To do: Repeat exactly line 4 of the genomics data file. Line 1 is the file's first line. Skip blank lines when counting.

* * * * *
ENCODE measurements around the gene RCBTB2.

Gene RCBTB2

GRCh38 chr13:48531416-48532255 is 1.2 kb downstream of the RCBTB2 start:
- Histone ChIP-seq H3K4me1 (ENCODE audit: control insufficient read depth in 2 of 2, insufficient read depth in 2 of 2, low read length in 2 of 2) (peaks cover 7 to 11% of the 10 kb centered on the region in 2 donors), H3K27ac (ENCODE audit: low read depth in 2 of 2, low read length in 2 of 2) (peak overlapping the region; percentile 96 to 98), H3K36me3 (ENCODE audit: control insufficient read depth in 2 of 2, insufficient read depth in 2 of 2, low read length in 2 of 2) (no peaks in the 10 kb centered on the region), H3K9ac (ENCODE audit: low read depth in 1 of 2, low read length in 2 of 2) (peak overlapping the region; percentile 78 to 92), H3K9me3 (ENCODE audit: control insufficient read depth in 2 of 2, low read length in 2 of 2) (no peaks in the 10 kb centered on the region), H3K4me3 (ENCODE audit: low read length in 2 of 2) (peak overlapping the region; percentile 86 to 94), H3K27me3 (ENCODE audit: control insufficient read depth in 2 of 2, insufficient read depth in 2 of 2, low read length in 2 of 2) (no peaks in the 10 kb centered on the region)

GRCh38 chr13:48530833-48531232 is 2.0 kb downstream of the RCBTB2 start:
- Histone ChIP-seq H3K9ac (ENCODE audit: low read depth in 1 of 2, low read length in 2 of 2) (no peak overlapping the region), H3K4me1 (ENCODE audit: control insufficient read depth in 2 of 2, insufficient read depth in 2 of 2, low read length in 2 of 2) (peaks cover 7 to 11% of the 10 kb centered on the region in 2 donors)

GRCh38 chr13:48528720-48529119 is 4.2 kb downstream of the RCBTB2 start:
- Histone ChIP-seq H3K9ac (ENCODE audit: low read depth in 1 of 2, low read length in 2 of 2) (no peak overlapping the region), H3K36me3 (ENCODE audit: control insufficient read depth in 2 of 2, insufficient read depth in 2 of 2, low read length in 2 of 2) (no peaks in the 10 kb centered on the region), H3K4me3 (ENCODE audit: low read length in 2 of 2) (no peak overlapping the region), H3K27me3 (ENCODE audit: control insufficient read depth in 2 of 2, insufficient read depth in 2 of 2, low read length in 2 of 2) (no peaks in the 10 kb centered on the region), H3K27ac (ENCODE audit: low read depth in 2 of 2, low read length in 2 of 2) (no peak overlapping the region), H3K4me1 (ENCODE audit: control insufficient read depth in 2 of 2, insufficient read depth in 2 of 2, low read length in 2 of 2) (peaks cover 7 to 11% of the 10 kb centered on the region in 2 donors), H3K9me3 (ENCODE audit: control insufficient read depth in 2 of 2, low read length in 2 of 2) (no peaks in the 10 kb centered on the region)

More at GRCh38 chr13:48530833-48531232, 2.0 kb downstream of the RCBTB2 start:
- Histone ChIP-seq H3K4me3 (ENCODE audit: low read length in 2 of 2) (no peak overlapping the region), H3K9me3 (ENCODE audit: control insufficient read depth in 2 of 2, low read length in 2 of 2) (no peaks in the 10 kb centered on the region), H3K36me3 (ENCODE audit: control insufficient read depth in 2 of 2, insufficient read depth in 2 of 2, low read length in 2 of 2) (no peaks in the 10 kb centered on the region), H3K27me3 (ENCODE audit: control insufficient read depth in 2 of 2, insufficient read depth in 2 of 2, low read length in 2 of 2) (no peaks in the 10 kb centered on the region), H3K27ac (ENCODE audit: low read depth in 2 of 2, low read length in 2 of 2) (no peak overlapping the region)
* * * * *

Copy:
- Histone ChIP-seq H3K4me1 (ENCODE audit: control insufficient read depth in 2 of 2, insufficient read depth in 2 of 2, low read length in 2 of 2) (peaks cover 7 to 11% of the 10 kb centered on the region in 2 donors), H3K27ac (ENCODE audit: low read depth in 2 of 2, low read length in 2 of 2) (peak overlapping the region; percentile 96 to 98), H3K36me3 (ENCODE audit: control insufficient read depth in 2 of 2, insufficient read depth in 2 of 2, low read length in 2 of 2) (no peaks in the 10 kb centered on the region), H3K9ac (ENCODE audit: low read depth in 1 of 2, low read length in 2 of 2) (peak overlapping the region; percentile 78 to 92), H3K9me3 (ENCODE audit: control insufficient read depth in 2 of 2, low read length in 2 of 2) (no peaks in the 10 kb centered on the region), H3K4me3 (ENCODE audit: low read length in 2 of 2) (peak overlapping the region; percentile 86 to 94), H3K27me3 (ENCODE audit: control insufficient read depth in 2 of 2, insufficient read depth in 2 of 2, low read length in 2 of 2) (no peaks in the 10 kb centered on the region)